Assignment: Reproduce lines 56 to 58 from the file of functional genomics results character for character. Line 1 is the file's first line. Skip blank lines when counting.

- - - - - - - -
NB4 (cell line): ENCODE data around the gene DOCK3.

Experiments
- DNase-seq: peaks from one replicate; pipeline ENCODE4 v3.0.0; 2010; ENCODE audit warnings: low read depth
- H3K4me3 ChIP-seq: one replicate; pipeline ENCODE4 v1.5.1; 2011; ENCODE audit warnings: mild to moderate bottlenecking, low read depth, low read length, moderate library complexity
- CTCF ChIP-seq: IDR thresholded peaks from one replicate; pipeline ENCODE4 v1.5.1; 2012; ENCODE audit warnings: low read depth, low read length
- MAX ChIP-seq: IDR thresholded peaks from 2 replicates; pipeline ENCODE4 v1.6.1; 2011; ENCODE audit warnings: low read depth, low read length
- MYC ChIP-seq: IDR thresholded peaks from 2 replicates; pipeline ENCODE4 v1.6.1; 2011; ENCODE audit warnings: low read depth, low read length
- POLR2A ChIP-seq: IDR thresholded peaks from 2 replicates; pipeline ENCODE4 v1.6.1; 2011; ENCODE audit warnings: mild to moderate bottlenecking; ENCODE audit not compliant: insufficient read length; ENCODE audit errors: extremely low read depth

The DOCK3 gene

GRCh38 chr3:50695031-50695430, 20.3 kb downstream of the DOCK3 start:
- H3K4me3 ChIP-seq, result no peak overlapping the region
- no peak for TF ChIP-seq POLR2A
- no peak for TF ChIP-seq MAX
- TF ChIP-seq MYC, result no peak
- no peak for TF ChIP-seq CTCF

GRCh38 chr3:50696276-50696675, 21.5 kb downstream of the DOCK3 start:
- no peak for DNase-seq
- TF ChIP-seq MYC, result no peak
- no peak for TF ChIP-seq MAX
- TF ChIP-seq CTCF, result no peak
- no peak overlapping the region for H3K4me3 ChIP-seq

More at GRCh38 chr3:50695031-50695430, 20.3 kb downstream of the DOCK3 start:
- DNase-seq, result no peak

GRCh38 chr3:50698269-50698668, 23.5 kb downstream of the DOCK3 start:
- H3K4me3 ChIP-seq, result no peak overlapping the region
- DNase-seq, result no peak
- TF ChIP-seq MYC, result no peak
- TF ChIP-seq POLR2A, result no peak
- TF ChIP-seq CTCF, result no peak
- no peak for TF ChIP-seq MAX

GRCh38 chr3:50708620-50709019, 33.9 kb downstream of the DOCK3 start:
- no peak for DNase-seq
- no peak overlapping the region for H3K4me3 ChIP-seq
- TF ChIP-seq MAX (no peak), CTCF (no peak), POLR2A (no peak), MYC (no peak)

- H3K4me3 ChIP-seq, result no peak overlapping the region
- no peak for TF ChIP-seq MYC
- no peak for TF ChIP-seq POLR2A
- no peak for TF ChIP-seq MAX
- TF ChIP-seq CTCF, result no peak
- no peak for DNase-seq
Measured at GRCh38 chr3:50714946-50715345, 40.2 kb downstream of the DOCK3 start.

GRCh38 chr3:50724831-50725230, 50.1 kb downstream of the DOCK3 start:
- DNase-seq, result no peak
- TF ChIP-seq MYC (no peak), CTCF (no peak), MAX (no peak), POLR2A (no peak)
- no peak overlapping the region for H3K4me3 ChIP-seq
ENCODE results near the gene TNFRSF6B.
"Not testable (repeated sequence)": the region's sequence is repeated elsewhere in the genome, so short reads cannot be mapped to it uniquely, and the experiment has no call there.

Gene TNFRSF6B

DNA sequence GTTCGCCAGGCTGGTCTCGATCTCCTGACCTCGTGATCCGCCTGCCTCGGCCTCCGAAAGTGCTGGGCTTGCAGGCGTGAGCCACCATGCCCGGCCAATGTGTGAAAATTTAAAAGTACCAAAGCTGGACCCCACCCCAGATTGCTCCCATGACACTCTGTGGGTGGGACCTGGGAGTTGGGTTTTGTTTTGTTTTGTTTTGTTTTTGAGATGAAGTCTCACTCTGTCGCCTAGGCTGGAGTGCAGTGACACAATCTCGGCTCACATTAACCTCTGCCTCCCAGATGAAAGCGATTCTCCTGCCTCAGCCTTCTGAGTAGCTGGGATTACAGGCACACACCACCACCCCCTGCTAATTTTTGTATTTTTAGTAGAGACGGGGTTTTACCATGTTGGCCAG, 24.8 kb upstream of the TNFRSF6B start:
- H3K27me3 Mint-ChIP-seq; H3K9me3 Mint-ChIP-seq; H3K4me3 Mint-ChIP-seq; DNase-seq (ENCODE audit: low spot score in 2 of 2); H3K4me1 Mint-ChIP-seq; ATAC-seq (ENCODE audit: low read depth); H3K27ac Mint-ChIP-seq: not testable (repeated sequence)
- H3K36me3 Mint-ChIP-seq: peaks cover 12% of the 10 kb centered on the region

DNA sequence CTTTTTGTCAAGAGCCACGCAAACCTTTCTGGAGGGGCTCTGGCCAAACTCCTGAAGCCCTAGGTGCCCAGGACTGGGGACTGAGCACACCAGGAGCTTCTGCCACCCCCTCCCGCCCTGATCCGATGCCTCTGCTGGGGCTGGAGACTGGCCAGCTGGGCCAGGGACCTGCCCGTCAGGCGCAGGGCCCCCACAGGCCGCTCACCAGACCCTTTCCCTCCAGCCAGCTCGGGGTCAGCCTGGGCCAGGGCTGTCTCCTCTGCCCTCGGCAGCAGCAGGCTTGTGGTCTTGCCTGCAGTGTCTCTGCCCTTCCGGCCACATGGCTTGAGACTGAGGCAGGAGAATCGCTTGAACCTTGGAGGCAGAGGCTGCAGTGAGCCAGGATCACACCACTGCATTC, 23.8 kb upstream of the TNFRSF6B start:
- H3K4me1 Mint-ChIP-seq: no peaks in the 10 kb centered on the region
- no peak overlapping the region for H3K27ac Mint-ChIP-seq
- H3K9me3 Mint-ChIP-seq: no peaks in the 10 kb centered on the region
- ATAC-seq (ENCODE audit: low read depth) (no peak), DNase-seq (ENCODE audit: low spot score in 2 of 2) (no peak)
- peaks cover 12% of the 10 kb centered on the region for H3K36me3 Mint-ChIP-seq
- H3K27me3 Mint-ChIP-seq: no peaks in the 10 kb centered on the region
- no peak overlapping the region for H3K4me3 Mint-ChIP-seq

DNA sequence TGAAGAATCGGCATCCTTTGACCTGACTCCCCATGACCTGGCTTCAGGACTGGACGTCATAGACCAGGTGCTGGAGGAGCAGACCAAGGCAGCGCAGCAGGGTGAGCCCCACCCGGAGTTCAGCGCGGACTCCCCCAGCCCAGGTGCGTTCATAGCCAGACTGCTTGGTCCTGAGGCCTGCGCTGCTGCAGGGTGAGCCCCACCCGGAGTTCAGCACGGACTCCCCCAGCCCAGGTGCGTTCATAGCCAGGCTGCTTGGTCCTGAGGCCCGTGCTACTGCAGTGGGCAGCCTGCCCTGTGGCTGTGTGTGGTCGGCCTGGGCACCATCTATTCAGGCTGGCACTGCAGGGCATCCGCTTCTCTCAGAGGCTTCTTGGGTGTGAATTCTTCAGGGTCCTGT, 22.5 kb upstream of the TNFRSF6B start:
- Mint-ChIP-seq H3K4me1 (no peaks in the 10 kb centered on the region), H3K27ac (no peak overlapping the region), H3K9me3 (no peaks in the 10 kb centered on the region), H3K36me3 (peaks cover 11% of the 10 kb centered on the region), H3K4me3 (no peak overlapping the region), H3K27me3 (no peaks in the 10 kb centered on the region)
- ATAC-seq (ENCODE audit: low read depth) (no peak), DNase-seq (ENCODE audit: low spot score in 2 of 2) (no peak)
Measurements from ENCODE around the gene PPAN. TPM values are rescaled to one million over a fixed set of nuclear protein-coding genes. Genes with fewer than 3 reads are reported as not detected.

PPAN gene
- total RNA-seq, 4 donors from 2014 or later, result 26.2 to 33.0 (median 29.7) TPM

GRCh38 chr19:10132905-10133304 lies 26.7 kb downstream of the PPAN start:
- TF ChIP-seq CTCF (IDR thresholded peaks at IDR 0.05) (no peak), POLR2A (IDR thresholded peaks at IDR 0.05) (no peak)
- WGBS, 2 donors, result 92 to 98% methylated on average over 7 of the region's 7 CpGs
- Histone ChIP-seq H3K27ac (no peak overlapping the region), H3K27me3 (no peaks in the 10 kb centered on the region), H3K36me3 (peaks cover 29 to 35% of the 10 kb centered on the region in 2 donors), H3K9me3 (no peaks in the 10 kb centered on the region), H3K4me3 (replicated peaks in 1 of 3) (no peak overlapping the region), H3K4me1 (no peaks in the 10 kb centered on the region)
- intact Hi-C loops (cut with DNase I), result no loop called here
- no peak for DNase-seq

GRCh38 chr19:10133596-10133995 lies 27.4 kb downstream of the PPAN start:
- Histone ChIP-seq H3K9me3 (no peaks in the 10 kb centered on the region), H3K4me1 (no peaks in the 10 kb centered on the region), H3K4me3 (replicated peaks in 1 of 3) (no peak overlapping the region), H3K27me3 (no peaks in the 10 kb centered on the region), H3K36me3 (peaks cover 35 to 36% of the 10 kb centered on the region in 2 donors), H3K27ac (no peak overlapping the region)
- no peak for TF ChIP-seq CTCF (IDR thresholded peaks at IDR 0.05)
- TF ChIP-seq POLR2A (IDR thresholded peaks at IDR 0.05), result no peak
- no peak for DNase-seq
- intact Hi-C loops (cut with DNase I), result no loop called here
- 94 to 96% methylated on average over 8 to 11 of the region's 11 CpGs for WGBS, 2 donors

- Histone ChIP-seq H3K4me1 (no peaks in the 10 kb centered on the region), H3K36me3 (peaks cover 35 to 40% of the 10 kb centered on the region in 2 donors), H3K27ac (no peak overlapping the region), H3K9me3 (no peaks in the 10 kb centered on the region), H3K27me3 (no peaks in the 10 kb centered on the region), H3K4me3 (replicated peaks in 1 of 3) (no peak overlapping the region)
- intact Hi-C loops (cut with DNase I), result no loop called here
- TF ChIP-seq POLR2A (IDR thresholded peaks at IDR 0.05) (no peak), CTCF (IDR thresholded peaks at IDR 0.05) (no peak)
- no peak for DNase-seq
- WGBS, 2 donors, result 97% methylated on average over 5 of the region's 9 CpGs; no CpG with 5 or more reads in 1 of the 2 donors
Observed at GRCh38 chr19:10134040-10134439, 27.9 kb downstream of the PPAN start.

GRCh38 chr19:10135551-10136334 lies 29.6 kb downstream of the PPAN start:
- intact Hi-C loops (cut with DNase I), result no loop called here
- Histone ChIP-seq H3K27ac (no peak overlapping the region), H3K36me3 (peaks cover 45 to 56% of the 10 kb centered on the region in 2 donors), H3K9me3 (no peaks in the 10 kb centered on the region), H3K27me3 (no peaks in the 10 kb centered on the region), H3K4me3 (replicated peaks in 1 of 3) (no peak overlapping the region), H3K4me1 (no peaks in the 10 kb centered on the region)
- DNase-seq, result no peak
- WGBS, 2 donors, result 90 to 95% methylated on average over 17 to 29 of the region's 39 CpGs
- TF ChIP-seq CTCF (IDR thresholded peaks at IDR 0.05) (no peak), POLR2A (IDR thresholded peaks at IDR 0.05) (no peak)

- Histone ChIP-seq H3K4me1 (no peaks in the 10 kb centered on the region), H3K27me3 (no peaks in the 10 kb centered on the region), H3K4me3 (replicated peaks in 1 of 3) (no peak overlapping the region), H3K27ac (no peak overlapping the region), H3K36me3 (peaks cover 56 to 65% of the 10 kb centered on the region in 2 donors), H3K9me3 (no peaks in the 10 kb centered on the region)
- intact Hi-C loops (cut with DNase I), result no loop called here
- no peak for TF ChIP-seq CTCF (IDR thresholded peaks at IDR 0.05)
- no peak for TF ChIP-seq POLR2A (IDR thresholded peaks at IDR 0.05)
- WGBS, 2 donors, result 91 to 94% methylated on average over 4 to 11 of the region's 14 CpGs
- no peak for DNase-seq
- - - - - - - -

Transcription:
- ATAC-seq (ENCODE audit: low read depth) (no peak), DNase-seq (ENCODE audit: low spot score in 2 of 2) (no peak)
- peaks cover 12% of the 10 kb centered on the region for H3K36me3 Mint-ChIP-seq
- H3K27me3 Mint-ChIP-seq: no peaks in the 10 kb centered on the region